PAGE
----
COVID-19 is destroying the revenue of transportation provider Northfield Lines and other motorcoach organizations throughout the country.

To call attention to the relatively lesser-known impact the coronavirus is having on the motorcoach industry, Northfield Lines will send a motorcoach to Washington, D.C., for a May 13 rally to raise awareness of the major role the industry has on the economy and request additional federal funding to help it survive the economic downturn.

A press release from the American Bus Association and United Motorcoach Association states the event is meant to raise awareness of the industry’s economic role in conducting military transports; evacuating Americans from wildfires, hurricanes, tornadoes and floods; connecting people to jobs; connecting rural Americans to urban centers; providing school transportation and other tasks.

The motorcoach companies, under the banner Motorcoaches Rolling for Awareness, will operate in a rally with messages explaining the importance of the industry.

According to the ABA and UMA, the current economic remedies available to small businesses don’t address the motorcoach industry, while $75 billion has been allocated for the airline industry, Amtrak and transit. According to the two groups, the vast majority of U.S. bus and motorcoach companies are small, family-owned operations who have had to close during the pandemic, costing the jobs of nearly 100,000 employees.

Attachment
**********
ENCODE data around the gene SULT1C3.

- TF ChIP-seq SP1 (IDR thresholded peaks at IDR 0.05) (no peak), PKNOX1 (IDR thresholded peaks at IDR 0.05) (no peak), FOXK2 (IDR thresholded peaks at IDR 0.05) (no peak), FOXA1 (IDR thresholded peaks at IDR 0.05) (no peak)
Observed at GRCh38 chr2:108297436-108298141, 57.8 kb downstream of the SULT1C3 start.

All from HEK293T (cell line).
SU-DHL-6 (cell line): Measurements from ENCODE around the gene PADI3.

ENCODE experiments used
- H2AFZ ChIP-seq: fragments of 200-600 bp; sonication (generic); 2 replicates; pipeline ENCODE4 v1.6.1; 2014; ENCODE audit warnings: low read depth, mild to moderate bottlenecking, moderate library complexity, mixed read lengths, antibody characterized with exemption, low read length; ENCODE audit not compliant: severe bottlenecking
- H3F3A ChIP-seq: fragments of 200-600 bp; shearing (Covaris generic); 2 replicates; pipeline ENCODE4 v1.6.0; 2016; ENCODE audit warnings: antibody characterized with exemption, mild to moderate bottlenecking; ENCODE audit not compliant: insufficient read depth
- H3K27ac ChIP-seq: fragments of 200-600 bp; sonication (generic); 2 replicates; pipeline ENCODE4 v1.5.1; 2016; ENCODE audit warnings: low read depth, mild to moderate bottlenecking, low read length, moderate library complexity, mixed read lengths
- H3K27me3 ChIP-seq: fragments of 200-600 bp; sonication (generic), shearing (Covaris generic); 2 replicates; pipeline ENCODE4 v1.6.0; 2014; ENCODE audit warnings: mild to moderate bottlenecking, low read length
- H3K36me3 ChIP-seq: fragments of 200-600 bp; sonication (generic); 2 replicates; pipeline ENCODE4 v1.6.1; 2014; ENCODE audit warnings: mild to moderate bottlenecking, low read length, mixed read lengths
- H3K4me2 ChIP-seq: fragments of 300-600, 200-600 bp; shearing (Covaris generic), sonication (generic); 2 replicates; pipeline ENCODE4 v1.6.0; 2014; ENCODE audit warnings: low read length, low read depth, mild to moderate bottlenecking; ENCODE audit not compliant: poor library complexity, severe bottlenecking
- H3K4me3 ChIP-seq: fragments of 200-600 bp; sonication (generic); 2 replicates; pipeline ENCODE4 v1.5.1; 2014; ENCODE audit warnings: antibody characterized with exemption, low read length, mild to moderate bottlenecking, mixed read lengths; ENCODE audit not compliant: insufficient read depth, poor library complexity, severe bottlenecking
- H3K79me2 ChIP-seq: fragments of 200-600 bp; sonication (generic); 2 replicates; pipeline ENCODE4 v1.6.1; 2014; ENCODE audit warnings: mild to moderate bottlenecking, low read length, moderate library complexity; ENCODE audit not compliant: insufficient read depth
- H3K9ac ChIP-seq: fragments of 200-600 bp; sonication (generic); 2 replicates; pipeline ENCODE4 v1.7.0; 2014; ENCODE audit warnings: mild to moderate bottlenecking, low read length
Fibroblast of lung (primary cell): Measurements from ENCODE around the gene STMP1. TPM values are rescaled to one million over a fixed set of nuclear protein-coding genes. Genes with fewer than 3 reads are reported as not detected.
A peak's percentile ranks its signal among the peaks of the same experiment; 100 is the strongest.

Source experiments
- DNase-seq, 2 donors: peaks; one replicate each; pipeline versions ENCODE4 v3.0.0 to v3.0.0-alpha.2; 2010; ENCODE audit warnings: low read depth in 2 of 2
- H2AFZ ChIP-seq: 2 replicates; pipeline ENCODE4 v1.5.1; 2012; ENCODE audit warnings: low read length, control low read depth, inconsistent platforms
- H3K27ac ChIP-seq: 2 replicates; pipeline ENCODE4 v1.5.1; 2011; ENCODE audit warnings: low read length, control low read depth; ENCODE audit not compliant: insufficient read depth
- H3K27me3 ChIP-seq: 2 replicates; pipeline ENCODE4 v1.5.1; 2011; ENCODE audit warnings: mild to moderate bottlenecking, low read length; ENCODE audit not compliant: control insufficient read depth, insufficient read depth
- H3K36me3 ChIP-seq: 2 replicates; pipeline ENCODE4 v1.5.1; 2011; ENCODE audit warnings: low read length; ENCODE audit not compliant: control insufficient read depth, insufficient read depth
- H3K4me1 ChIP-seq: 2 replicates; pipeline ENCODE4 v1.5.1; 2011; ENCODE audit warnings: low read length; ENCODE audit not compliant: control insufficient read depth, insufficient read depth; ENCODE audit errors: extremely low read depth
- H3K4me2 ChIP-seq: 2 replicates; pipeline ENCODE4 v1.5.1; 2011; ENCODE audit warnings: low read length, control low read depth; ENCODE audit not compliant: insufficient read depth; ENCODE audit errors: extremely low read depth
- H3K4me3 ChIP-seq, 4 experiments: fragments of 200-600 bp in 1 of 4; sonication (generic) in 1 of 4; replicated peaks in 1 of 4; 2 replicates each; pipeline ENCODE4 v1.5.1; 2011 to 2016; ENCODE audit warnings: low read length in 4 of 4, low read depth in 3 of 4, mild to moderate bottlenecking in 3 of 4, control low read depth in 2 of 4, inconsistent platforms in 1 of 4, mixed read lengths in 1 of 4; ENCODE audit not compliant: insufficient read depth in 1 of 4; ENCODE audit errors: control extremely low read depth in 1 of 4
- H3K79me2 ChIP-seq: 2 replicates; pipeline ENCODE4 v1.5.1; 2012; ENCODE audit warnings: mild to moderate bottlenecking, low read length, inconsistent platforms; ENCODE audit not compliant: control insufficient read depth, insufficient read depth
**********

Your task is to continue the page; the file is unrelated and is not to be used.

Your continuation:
Northfield Lines General Manager Bryce Barry said Northfield Lines and sister company Benjamin Bus used to have approximately 120 employees, including 30 full-time drivers and other workers. Now, that number has been dramatically reduced for the company’s three locations in Northfield, Eagan and Jordan, with the only people working in an office setting doing so with reduced hours.

Northfield Lines relies on currently non-existent tourism and college industries. Along with that, the company is bracing for an expected major loss of revenue from expected decreases in State Fair traffic and other Twin Cities events.

To make up for those losses, Northfield Lines is one of many motorcoach businesses that are looking for Congress to make available $10 billion in grants for operational and payroll assistance and $5 billion in long-term zero percent interest rate loans to the industry to ensure their operation until at least this fall. As of now, Northfield Lines, which has applied for a Paycheck Protection Program loan, is expected to be struggling to survive with limited staff by July.

Even if funding is allocated, Northfield Lines will need to make adjustments to how it cleans buses to ensure rider safety. They are also aware that it could take a long time for people to feel comfortable making long bus trips, which could further erode revenue.

According to Barry, Benjamin Bus is in a relatively good place because Northfield Public Schools is continuing to pay for its contract with the company despite the current distance learning format.

Reach Associate Editor Sam Wilmes at 507-645-1115. © Copyright 2020 APG Media of Southern Minnesota. All rights reserved.

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